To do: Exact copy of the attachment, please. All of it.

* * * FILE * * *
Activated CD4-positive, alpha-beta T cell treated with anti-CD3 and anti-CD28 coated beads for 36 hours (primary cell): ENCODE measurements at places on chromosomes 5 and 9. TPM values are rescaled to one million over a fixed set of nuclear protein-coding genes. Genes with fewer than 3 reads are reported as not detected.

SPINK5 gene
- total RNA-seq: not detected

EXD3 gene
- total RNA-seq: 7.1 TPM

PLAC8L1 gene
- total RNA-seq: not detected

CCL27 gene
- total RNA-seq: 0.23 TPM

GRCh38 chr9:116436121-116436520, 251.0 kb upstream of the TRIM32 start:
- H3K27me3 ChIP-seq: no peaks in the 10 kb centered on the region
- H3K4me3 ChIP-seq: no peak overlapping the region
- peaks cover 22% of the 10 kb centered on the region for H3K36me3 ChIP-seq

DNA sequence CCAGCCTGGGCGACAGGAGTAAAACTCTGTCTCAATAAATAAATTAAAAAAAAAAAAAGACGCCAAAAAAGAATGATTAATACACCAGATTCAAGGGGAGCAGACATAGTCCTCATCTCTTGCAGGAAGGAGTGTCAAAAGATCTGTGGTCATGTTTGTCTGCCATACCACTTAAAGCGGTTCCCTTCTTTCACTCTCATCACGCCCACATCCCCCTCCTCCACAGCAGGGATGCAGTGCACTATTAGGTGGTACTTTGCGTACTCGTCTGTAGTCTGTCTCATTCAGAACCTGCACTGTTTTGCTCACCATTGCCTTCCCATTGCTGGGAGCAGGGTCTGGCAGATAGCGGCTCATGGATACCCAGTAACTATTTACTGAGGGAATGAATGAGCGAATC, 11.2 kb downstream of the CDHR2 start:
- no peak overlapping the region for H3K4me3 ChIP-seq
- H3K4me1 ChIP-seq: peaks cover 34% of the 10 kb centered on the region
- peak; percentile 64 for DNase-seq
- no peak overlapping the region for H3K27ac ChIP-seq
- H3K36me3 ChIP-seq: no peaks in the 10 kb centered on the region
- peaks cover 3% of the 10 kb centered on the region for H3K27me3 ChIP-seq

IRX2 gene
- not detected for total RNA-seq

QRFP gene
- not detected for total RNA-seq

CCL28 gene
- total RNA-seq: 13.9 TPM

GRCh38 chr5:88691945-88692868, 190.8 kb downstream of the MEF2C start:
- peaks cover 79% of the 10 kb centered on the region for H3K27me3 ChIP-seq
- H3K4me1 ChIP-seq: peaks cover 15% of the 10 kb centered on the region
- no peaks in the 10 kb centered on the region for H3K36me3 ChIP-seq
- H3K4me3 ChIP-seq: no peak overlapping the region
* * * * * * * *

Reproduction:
Activated CD4-positive, alpha-beta T cell treated with anti-CD3 and anti-CD28 coated beads for 36 hours (primary cell): ENCODE measurements at places on chromosomes 5 and 9. TPM values are rescaled to one million over a fixed set of nuclear protein-coding genes. Genes with fewer than 3 reads are reported as not detected.

SPINK5 gene
- total RNA-seq: not detected

EXD3 gene
- total RNA-seq: 7.1 TPM

PLAC8L1 gene
- total RNA-seq: not detected

CCL27 gene
- total RNA-seq: 0.23 TPM

GRCh38 chr9:116436121-116436520, 251.0 kb upstream of the TRIM32 start:
- H3K27me3 ChIP-seq: no peaks in the 10 kb centered on the region
- H3K4me3 ChIP-seq: no peak overlapping the region
- peaks cover 22% of the 10 kb centered on the region for H3K36me3 ChIP-seq

DNA sequence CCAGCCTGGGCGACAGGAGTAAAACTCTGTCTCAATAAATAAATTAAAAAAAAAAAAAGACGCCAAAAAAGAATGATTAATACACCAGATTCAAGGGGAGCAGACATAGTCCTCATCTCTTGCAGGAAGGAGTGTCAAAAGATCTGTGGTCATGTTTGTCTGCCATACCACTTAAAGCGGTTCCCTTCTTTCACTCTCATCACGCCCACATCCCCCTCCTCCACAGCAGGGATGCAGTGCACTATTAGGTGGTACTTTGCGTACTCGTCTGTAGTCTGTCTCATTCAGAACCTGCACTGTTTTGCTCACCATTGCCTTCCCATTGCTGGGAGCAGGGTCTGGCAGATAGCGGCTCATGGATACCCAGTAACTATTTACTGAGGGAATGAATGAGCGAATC, 11.2 kb downstream of the CDHR2 start:
- no peak overlapping the region for H3K4me3 ChIP-seq
- H3K4me1 ChIP-seq: peaks cover 34% of the 10 kb centered on the region
- peak; percentile 64 for DNase-seq
- no peak overlapping the region for H3K27ac ChIP-seq
- H3K36me3 ChIP-seq: no peaks in the 10 kb centered on the region
- peaks cover 3% of the 10 kb centered on the region for H3K27me3 ChIP-seq

IRX2 gene
- not detected for total RNA-seq

QRFP gene
- not detected for total RNA-seq

CCL28 gene
- total RNA-seq: 13.9 TPM

GRCh38 chr5:88691945-88692868, 190.8 kb downstream of the MEF2C start:
- peaks cover 79% of the 10 kb centered on the region for H3K27me3 ChIP-seq
- H3K4me1 ChIP-seq: peaks cover 15% of the 10 kb centered on the region
- no peaks in the 10 kb centered on the region for H3K36me3 ChIP-seq
- H3K4me3 ChIP-seq: no peak overlapping the region